The Bucket List

The color photo of Suzanne at the Snohomish Aquatic Center documents the moment she achieved the one item on her 2019 “Challenge List.” The blackand- white photo was taken at a pool on Staten Island, 1960.

...by Suzanne G. Beyer

I hate the term “Bucket List.” It makes me feel old. I’m not old. I’m 18. Well, in my mind I’m 18. In truth, 75 this year!

If I were to make a Bucket List, I’d call it a “Challenge List.”

Last year, I finally accomplished the only item on my Challenge List. I always wanted to pay my respects to our WWII warriors who landed on the Normandy beaches, D-Day, June 6, 1944. The thought of an uncomfortable 10-hour flight to Europe kept me from going.

One day, a trusted friend said, “DO IT NOW!” That was the push I needed. On a warm sunny July 2018 day, standing on the beaches of “Utah,” “Omaha” and at the cliffs of Pont du Hoc, I said Thank You to our soldiers and offered a prayer. Since that trip, I’ve made it my mission to read books, articles and watch WWII documentaries to cement in my mind the price of freedom.

This year, my Challenge List again consists of one item…that’s to take a dive!

In the 1950s and 60s, where I grew up on Staten Island, every swimming pool had a couple of diving boards. The 3-meter board was way too high and scary for me, but the 1-meter served me well. Many of us young water rats loved to dive. I figured, in my 75th year, I’d dive again from a 1-meter board, to try to recreate what I learned during my 16-year-old diving lessons. Surely, it would be just like riding a bicycle.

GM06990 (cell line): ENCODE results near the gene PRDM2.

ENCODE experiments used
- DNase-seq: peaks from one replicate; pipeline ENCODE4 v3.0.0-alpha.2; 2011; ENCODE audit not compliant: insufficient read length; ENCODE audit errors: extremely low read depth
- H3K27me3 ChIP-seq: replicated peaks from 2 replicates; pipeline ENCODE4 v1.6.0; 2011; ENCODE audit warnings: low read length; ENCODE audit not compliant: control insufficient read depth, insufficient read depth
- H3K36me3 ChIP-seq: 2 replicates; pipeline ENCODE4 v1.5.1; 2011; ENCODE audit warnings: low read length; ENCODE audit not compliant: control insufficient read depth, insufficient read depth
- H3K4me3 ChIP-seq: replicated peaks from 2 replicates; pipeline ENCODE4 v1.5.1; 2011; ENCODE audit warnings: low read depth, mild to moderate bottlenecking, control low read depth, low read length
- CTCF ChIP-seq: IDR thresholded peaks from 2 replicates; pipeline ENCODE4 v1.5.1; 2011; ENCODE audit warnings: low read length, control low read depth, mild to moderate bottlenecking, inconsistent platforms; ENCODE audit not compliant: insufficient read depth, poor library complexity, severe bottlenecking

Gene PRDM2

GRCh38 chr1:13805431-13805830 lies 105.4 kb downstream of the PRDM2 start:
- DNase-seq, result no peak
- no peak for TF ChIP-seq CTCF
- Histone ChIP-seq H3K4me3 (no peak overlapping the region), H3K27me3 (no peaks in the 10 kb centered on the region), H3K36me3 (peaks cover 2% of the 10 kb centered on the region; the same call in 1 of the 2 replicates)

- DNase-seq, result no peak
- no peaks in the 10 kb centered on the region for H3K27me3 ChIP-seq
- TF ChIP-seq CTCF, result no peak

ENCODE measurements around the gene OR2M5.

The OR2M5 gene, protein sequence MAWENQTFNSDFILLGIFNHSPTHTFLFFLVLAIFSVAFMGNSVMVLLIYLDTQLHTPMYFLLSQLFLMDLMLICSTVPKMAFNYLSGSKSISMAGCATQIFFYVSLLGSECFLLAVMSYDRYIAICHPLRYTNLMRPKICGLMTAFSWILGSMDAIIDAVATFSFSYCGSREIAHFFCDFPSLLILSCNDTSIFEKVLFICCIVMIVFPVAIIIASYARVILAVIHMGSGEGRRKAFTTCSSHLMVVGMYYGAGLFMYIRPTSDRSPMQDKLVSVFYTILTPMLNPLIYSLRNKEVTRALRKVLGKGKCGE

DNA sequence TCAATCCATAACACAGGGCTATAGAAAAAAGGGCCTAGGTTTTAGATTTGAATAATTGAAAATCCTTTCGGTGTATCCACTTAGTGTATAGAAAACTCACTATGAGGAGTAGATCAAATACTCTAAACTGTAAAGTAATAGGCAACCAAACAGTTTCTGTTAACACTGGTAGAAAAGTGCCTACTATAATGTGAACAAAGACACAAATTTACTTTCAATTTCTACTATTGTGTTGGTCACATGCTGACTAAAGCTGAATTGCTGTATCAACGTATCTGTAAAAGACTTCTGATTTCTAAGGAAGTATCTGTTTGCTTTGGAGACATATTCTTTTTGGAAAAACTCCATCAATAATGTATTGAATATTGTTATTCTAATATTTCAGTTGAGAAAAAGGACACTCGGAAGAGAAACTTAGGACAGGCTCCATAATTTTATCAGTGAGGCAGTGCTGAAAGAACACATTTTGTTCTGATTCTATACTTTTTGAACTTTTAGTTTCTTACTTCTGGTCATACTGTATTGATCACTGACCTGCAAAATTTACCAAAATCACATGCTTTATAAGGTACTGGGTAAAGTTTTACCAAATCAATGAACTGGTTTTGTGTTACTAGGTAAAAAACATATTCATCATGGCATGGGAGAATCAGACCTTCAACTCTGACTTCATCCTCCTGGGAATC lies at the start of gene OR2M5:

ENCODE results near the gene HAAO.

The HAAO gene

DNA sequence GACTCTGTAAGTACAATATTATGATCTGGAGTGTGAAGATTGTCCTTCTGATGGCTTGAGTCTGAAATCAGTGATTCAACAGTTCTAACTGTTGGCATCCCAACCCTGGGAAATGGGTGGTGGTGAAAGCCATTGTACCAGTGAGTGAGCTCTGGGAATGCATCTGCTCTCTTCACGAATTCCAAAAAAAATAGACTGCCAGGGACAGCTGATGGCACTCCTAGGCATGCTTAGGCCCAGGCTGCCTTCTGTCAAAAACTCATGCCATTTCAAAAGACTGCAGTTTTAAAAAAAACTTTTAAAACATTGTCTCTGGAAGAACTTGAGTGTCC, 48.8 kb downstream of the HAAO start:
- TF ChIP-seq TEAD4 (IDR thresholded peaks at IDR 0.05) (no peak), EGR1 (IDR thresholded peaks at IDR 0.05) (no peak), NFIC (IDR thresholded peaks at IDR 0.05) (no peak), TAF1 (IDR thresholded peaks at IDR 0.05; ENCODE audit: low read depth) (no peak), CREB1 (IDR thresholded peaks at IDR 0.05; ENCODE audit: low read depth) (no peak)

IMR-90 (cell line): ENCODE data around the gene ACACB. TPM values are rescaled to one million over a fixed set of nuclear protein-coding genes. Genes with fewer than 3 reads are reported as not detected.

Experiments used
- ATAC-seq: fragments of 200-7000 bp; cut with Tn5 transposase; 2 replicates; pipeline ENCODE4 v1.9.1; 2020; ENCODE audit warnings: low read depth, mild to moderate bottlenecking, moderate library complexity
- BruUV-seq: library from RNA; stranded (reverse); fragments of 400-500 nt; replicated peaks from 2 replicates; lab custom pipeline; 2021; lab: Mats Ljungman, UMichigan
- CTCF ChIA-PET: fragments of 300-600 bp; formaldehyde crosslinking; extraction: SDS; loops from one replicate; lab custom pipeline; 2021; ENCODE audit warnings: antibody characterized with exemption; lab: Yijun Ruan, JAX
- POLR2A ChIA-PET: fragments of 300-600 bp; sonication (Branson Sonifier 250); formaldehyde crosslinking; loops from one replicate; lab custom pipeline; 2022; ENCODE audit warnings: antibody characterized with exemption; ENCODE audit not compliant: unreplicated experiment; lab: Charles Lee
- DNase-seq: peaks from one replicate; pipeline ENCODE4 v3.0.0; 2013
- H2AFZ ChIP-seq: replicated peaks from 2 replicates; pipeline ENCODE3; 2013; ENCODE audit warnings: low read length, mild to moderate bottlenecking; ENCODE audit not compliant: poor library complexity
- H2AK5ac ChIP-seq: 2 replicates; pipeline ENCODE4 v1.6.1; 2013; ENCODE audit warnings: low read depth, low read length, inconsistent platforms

After many telephone calls to local YMCAs, fitness centers and high school pools, I discovered diving boards no longer exist. No diving boards? Apparently, diving boards present a liability; diving is too dangerous. Really?

My heart breaks for today’s kids who won’t get the chance to spring from the board, gracefully soar through the air and enter the water without a splash, without a sound…missing out on an exhilarating experience!

I finally found a 1-meter diving board located at the Snohomish Aquatic Center. I bought a white multi-petalled bathing cap to add pizzazz to my plain, green polyester bathing suit. This should make for a comical sight for young swimmers who look up to see an old lady dive, straight legs, toes pointed and entering the water without a splash, without a sound. At least that’s my 18-year-old mind’s image, while envisioning this feat from the comfort of my couch.

That’s all for this year’s List, which I’m sure will build up again next year.

Mission accomplished!

What’s on your Challenge List?

Suzanne Beyer says, “I’ve learned one important lesson. Don’t ever go 55 years between dives!”

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